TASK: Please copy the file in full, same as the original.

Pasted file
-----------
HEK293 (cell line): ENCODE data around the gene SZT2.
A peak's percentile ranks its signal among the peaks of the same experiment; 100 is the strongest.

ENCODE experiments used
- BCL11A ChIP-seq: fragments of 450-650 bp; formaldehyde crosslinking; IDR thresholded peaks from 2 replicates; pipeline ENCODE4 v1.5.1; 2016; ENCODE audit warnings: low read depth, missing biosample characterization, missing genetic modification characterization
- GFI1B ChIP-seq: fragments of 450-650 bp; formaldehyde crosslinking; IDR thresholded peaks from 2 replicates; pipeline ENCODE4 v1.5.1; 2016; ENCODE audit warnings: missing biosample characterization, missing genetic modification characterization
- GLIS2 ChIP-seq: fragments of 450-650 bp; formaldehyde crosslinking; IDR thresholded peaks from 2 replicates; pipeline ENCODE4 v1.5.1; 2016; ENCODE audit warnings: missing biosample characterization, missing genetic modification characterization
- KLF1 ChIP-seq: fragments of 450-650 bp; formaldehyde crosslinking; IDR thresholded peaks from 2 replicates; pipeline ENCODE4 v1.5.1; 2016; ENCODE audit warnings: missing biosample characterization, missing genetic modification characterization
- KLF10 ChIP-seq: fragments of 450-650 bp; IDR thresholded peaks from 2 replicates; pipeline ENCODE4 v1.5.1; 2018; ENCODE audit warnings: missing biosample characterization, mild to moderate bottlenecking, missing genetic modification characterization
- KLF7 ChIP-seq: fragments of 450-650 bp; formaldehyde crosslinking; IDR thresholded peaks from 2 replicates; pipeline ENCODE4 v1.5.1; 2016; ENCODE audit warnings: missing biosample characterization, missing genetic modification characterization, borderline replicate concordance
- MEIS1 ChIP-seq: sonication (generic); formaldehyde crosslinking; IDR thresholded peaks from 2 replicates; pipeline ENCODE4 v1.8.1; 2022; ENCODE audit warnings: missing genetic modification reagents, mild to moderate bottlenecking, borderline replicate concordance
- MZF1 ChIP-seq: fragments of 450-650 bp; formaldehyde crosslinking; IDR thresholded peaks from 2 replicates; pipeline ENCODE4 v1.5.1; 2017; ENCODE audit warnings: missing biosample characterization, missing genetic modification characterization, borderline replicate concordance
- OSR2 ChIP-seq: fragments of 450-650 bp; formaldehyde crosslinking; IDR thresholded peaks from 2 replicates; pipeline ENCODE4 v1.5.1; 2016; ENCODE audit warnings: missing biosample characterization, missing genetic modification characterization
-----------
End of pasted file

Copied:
HEK293 (cell line): ENCODE data around the gene SZT2.
A peak's percentile ranks its signal among the peaks of the same experiment; 100 is the strongest.

ENCODE experiments used
- BCL11A ChIP-seq: fragments of 450-650 bp; formaldehyde crosslinking; IDR thresholded peaks from 2 replicates; pipeline ENCODE4 v1.5.1; 2016; ENCODE audit warnings: low read depth, missing biosample characterization, missing genetic modification characterization
- GFI1B ChIP-seq: fragments of 450-650 bp; formaldehyde crosslinking; IDR thresholded peaks from 2 replicates; pipeline ENCODE4 v1.5.1; 2016; ENCODE audit warnings: missing biosample characterization, missing genetic modification characterization
- GLIS2 ChIP-seq: fragments of 450-650 bp; formaldehyde crosslinking; IDR thresholded peaks from 2 replicates; pipeline ENCODE4 v1.5.1; 2016; ENCODE audit warnings: missing biosample characterization, missing genetic modification characterization
- KLF1 ChIP-seq: fragments of 450-650 bp; formaldehyde crosslinking; IDR thresholded peaks from 2 replicates; pipeline ENCODE4 v1.5.1; 2016; ENCODE audit warnings: missing biosample characterization, missing genetic modification characterization
- KLF10 ChIP-seq: fragments of 450-650 bp; IDR thresholded peaks from 2 replicates; pipeline ENCODE4 v1.5.1; 2018; ENCODE audit warnings: missing biosample characterization, mild to moderate bottlenecking, missing genetic modification characterization
- KLF7 ChIP-seq: fragments of 450-650 bp; formaldehyde crosslinking; IDR thresholded peaks from 2 replicates; pipeline ENCODE4 v1.5.1; 2016; ENCODE audit warnings: missing biosample characterization, missing genetic modification characterization, borderline replicate concordance
- MEIS1 ChIP-seq: sonication (generic); formaldehyde crosslinking; IDR thresholded peaks from 2 replicates; pipeline ENCODE4 v1.8.1; 2022; ENCODE audit warnings: missing genetic modification reagents, mild to moderate bottlenecking, borderline replicate concordance
- MZF1 ChIP-seq: fragments of 450-650 bp; formaldehyde crosslinking; IDR thresholded peaks from 2 replicates; pipeline ENCODE4 v1.5.1; 2017; ENCODE audit warnings: missing biosample characterization, missing genetic modification characterization, borderline replicate concordance
- OSR2 ChIP-seq: fragments of 450-650 bp; formaldehyde crosslinking; IDR thresholded peaks from 2 replicates; pipeline ENCODE4 v1.5.1; 2016; ENCODE audit warnings: missing biosample characterization, missing genetic modification characterization